25. The Commissioner is aware of the concerns surrounding the disclosure of information falling within section 34(1). During Parliamentary debates on these exemptions, the then Justice Minister, Jim Wallace, argued that there were considerations relating to the presumption of innocence, the privacy and reputation of witnesses and informants, the effective conduct of prosecutions and investigations, and the role of criminal proceedings as the appropriate forum for bringing information of this kind into the public domain. He also said: "We are concerned that witnesses and persons under investigation should not be subject to the risk of trial by media without any protection as could happen if information became freely available. We should not disturb arrangements that ensure the confidentiality, privacy and reputation of witnesses and the presumption of innocence of accused persons."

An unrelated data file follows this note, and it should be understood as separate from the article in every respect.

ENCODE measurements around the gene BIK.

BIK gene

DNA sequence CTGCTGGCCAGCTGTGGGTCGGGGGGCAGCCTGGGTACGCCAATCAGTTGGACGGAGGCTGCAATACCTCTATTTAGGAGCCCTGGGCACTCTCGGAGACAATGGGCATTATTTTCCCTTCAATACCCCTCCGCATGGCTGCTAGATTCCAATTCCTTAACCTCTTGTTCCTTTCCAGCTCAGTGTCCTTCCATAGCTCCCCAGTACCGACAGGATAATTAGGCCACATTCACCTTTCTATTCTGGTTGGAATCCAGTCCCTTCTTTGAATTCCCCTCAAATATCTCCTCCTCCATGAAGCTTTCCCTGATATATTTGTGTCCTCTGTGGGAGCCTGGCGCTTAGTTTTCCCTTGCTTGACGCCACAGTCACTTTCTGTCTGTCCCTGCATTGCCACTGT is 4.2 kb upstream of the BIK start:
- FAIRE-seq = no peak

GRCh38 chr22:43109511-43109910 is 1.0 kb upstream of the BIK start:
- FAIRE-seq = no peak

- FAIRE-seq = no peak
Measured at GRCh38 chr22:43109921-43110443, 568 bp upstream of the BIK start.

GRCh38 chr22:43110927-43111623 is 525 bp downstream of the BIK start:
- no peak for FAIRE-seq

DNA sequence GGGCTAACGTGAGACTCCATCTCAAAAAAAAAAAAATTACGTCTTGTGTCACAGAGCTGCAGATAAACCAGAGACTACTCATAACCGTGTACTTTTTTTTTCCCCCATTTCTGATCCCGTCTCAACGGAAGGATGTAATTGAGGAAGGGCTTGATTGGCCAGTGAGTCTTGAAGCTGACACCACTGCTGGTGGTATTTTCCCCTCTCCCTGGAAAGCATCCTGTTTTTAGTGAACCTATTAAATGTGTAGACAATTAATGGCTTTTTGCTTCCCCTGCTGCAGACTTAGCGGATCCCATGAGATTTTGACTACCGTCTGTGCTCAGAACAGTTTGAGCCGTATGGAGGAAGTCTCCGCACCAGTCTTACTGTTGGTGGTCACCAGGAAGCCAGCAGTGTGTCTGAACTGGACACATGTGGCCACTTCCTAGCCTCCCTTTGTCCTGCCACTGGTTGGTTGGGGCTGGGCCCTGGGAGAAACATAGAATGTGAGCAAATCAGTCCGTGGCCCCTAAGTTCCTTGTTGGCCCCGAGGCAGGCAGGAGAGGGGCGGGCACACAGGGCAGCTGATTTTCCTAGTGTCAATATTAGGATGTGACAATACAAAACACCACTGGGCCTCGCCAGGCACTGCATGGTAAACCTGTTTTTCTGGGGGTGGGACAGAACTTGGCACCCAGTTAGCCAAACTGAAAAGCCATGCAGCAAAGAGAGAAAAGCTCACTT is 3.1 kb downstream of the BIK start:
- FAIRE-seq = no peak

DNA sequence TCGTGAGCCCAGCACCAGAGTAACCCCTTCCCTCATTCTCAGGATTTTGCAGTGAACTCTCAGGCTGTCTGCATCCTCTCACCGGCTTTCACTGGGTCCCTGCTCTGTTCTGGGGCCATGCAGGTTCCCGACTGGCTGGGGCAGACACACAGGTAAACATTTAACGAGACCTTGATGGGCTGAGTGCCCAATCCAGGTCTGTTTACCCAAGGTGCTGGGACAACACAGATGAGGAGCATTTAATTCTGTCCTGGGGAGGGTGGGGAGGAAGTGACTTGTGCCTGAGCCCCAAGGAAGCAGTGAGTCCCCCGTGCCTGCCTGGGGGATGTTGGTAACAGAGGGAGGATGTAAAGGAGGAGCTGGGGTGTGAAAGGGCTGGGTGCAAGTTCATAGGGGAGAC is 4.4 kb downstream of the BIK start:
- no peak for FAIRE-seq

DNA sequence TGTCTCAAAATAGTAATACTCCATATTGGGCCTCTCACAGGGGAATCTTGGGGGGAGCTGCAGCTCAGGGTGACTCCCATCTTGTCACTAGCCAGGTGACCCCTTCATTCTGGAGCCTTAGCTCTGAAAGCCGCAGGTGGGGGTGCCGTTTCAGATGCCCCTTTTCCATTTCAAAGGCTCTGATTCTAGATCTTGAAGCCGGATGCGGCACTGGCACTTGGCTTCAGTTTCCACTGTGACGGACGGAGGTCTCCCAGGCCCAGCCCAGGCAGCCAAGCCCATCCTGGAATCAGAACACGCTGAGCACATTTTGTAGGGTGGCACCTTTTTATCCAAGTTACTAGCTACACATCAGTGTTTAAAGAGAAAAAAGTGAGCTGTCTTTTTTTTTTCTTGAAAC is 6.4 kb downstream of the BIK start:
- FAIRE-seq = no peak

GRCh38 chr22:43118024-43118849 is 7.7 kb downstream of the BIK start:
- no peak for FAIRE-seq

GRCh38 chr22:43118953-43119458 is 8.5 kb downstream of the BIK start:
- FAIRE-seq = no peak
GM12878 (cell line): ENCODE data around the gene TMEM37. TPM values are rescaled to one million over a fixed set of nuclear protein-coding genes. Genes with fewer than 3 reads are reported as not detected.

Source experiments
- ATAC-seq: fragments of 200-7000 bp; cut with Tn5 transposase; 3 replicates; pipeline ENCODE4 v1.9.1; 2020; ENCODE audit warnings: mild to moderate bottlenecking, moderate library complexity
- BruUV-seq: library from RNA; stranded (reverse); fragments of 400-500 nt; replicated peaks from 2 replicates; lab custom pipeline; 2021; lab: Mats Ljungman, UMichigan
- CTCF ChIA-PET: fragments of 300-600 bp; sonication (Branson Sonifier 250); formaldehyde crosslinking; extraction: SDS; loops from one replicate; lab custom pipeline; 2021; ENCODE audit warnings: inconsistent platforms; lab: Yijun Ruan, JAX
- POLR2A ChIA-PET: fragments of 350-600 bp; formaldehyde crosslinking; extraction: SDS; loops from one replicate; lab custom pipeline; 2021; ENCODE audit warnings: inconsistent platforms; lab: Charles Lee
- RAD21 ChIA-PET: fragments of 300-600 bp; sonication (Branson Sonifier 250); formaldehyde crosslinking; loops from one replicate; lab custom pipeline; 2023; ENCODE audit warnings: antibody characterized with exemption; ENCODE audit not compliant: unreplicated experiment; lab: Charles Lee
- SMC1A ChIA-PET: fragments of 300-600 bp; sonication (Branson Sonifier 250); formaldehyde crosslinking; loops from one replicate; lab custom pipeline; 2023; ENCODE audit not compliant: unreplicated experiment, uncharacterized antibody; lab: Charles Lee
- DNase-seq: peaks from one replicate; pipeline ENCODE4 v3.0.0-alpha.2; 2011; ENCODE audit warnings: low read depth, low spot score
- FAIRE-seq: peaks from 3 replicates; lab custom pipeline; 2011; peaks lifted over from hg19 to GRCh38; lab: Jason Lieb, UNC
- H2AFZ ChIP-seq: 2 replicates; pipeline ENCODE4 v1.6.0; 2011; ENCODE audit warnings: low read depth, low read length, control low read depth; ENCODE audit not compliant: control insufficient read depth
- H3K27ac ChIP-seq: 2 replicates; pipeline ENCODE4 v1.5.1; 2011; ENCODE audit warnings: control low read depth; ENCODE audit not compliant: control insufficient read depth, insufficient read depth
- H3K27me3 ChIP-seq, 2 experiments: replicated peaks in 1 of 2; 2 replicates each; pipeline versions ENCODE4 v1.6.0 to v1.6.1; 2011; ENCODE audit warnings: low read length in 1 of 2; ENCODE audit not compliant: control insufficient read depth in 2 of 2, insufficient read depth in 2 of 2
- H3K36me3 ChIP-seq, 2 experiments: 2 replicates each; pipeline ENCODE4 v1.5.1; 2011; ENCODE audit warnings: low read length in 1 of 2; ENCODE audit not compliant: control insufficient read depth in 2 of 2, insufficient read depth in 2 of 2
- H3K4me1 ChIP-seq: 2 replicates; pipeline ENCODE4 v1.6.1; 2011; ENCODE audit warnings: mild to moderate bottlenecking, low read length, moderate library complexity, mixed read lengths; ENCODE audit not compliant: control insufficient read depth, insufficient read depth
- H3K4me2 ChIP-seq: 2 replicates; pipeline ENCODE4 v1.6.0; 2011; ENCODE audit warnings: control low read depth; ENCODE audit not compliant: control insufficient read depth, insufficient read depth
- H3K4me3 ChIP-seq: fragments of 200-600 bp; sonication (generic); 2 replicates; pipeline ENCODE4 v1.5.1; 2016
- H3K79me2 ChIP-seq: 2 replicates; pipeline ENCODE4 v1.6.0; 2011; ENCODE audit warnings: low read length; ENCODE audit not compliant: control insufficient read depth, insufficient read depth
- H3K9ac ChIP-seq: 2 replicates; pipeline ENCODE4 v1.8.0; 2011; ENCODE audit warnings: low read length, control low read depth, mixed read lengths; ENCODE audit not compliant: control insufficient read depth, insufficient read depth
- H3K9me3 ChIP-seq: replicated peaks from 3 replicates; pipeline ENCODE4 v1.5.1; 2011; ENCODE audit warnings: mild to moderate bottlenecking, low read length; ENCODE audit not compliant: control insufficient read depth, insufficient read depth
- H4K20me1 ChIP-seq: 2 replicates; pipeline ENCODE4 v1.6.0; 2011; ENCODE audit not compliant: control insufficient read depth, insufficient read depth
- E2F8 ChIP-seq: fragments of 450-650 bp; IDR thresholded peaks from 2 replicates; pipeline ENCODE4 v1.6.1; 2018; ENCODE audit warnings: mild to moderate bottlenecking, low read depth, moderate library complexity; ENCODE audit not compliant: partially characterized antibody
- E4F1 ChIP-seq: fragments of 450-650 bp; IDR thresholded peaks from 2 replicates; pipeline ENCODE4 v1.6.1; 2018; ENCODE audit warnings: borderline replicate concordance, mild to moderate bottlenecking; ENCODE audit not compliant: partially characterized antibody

Submission from Police Scotland

26. Police Scotland recognised a public interest in holding the force to account for the policies and procedures it used in this area. It also recognised the public interest in justice to a given individual, while pointing out that this needed to be balanced against the wider public interest considerations associated with disclosure to the world at large (the effect of disclosure under FOISA).

27. Police Scotland provided a number of arguments as to why they believed it would be contrary to the public interest to confirm or deny whether the relevant information existed or was held. These related largely to the effects of such disclosure on the course of justice, but also raised questions of public safety.